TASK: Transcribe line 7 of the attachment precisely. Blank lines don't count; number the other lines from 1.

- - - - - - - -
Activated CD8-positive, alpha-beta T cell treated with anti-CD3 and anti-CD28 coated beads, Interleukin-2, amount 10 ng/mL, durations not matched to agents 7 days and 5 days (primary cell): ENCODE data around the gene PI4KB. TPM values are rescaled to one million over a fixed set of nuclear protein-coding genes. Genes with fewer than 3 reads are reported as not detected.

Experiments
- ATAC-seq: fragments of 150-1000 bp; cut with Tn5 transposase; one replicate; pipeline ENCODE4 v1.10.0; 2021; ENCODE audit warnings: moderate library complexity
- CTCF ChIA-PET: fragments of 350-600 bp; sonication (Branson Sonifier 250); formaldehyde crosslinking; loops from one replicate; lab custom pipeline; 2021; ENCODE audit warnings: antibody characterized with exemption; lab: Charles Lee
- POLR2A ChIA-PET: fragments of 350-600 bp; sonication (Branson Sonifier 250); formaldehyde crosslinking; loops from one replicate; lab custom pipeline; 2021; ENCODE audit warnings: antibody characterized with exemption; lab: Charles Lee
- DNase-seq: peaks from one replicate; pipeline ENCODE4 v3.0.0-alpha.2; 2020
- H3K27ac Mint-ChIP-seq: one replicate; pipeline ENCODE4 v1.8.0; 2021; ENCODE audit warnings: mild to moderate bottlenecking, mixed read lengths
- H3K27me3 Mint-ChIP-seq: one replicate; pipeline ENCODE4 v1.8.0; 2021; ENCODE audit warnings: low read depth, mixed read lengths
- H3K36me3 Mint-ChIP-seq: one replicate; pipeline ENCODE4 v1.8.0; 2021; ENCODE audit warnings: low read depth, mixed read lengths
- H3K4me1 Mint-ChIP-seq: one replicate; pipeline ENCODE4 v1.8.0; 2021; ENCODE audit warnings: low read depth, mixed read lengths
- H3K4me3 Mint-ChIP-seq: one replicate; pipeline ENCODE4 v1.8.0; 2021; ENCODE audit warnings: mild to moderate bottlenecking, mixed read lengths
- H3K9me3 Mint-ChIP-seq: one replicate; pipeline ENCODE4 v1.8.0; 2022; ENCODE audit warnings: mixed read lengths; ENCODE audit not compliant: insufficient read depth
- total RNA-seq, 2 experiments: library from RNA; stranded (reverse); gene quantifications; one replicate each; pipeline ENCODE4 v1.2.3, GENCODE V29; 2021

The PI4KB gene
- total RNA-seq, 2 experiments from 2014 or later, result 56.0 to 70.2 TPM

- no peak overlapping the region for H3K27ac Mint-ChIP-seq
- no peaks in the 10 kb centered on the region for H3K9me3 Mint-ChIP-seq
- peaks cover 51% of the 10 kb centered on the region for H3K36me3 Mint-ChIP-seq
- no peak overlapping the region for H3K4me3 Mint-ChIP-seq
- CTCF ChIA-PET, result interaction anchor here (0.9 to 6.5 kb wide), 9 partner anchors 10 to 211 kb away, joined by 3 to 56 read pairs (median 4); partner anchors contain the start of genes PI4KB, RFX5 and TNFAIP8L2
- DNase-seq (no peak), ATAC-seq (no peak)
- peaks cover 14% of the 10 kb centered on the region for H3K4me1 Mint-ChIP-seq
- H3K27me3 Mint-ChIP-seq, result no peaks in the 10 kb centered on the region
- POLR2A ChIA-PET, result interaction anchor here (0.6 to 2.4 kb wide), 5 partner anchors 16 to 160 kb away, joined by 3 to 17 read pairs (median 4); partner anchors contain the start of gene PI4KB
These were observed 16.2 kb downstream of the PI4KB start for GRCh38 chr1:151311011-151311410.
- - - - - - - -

- H3K27ac Mint-ChIP-seq: one replicate; pipeline ENCODE4 v1.8.0; 2021; ENCODE audit warnings: mild to moderate bottlenecking, mixed read lengths